KARACHI, Pakistan – Provincial police in Pakistan this week raided bookstores and confiscated copies of an elementary school social studies textbook containing a picture of education activist Malala Yousafzai, a polarizing figure in the country.

The picture of Ms. Yousafzai, who received the Nobel Peace Prize in 2014, appeared in a chapter on national heroes with Pakistan’s founder Muhammad Ali Jinnah.

The world’s youngest Nobel Prize winner, Malala, as the 24-year-old is widely known, is celebrated worldwide as a courageous figure of her activism, despite being shot in the head by a Taliban rifle in Pakistan’s Swat Valley as a schoolgirl in 2012.

Her biography “I am Malala”, which she wrote together with the experienced British foreign correspondent Christina Lamb, was an international bestseller. The following year, 2014, she was awarded the Nobel Peace Prize.

But in her own country she is the subject of heated debate.

“For many in Pakistan, Malala symbolizes everything they think they hate the West,” said Nida Kirmani, professor of sociology at Lahore University of Management Sciences in Pakistan. “For others, it is a symbol of women’s rights and resistance to Islamist forces,” she added.

“For these reasons she has become a divisive figure.”

Critics say the seizures show a desire to repress critical thinking and a growing intolerance of opinions that contradict conservative Islamic beliefs and cultural norms.

In 2012, Taliban militants attempted to assassinate Ms. Yousafzai on a bus returning from school after the BBC website published an article about her experience under her rule. She moved to the UK and graduated from Oxford University last year.

Last month, in an interview with UK Vogue magazine about where her young life could lead, Ms. Yousafzai questioned the need for marriage, which sparked a backlash in Pakistan. “I still don’t understand why people have to get married,” she said, according to the article. “If you want someone in your life, why do you have to sign marriage papers, why can’t it just be a partnership?”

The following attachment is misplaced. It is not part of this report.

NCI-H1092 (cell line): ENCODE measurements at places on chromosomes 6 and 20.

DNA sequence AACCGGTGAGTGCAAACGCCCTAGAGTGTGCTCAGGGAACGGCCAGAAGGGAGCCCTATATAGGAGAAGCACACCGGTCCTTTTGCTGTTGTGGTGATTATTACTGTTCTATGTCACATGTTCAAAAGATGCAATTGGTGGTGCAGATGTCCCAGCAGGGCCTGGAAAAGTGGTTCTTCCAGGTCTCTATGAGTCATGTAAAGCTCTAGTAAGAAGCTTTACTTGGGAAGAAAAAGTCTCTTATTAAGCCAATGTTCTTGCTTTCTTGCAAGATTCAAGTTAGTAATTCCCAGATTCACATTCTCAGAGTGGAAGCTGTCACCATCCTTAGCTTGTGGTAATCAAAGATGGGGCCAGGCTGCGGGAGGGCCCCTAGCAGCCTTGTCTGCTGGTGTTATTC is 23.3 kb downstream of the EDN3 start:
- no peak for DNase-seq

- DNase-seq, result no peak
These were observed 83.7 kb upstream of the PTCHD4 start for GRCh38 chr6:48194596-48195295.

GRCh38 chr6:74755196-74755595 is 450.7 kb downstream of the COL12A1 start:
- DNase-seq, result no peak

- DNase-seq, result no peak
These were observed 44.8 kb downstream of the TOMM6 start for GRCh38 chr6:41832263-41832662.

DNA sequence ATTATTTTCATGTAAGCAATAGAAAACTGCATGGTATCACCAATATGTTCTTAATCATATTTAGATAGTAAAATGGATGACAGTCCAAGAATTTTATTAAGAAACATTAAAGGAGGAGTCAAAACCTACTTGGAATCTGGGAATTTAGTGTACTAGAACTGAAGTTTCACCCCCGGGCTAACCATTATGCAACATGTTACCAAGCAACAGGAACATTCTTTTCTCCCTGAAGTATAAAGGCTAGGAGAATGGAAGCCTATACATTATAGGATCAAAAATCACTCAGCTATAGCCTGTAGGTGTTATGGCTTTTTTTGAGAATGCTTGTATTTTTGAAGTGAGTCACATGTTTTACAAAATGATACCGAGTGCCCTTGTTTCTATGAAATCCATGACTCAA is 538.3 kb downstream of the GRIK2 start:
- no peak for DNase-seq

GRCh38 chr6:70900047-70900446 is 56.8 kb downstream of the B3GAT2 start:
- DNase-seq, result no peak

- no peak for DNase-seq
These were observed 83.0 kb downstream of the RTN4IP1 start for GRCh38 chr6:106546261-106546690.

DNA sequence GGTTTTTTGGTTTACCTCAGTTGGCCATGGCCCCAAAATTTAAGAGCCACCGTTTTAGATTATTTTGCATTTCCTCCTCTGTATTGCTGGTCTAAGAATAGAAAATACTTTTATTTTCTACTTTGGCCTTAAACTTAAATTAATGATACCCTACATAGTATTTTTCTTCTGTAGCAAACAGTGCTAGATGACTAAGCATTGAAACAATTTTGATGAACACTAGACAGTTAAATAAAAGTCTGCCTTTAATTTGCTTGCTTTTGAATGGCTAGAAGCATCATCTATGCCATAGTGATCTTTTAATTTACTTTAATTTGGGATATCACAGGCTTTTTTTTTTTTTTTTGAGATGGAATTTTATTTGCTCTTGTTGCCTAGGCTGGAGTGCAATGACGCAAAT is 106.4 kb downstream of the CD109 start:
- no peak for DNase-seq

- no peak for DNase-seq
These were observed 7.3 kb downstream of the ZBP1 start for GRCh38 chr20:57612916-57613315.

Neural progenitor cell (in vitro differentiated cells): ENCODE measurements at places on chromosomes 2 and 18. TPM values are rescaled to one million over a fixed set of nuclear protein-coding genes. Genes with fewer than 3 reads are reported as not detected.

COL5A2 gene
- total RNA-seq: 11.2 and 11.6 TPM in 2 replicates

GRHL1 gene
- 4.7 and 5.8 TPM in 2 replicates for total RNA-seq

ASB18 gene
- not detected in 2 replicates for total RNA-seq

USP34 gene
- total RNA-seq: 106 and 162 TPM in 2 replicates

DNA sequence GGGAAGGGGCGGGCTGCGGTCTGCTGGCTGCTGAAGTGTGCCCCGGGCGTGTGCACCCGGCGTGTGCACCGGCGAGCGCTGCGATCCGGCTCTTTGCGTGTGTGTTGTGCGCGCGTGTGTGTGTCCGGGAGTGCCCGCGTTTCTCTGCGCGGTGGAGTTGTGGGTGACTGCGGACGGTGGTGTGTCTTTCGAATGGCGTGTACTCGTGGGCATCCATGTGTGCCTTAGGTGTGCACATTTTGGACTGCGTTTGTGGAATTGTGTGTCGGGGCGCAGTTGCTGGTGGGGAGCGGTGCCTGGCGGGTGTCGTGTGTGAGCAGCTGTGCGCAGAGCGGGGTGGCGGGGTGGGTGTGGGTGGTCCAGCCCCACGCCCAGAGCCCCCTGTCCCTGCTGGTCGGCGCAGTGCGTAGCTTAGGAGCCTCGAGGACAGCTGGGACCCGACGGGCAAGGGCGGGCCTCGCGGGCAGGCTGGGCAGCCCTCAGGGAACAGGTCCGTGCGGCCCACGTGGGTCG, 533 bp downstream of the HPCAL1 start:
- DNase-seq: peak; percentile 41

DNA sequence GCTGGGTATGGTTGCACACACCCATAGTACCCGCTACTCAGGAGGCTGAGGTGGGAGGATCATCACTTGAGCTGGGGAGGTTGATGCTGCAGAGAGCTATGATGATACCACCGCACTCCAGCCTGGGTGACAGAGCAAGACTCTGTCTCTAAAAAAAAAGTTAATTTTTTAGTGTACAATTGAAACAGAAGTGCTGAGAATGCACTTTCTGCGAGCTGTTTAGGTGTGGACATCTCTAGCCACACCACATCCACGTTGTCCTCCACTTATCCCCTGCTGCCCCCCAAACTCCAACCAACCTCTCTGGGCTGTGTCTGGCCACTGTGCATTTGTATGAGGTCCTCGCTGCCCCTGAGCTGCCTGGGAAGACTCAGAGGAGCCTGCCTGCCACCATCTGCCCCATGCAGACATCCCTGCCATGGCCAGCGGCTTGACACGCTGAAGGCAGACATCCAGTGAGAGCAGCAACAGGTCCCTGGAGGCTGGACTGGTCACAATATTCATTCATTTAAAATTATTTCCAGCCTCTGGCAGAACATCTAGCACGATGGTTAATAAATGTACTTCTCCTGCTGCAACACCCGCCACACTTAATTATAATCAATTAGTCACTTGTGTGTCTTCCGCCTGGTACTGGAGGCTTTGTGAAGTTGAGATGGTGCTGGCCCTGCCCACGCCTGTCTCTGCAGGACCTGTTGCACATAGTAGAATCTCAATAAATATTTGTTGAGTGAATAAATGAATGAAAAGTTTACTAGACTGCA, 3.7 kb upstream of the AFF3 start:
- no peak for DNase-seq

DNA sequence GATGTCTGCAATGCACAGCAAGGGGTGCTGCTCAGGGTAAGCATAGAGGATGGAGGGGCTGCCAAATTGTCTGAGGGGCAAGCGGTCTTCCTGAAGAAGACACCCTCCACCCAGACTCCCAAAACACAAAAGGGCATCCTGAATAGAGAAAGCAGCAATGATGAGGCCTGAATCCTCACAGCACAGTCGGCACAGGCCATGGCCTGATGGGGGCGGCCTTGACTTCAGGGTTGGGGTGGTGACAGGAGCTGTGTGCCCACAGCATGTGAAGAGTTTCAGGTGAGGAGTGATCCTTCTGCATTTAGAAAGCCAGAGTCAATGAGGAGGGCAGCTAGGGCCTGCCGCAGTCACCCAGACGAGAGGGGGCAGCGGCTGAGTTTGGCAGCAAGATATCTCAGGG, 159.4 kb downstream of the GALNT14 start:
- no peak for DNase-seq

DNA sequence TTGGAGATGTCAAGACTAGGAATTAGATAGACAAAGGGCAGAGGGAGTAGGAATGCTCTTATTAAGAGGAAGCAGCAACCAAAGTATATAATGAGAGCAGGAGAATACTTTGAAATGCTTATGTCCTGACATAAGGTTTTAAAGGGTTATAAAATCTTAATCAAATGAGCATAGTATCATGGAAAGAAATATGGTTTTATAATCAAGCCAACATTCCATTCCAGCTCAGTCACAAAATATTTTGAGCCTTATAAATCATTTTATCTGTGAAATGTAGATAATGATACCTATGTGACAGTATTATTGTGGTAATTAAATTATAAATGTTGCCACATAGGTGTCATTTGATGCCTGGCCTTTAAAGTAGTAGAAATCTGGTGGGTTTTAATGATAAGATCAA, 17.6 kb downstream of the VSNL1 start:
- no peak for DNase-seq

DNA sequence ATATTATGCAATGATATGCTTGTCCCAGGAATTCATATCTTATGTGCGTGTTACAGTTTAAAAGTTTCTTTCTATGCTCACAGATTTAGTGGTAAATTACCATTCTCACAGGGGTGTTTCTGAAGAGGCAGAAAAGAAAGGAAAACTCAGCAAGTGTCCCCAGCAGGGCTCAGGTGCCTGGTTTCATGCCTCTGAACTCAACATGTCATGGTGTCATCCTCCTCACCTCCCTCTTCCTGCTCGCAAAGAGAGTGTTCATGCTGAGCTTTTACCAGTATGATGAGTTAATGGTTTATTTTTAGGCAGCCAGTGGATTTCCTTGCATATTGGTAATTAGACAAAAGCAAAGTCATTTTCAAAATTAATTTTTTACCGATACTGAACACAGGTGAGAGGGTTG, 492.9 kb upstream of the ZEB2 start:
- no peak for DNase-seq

In May, her tweet enraged that “violence in Jerusalem – especially against children – is unbearable,” a number of Pakistanis who neither mention the Palestinians nor condemn Israel.

Police and officials from the Punjab Curriculum and Textbook Board, a provincial agency, began raiding stores across the city on Monday to confiscate copies of the book. The board did not want to say how many stores were searched or how many books were confiscated.

On Monday, Ms. Yousafzai’s birthday, celebrated as Malala Day by some in Pakistan, authorities confiscated the entire inventory of textbooks from the Oxford University Press publishing office in Lahore, saying the company had not received a certificate of objection, or NOC, from the government.

“No NOC means breaking the law,” Punjab Provincial Education Minister Murad Raas said in a tweet.

Oxford University press office staff in Lahore declined an interview request.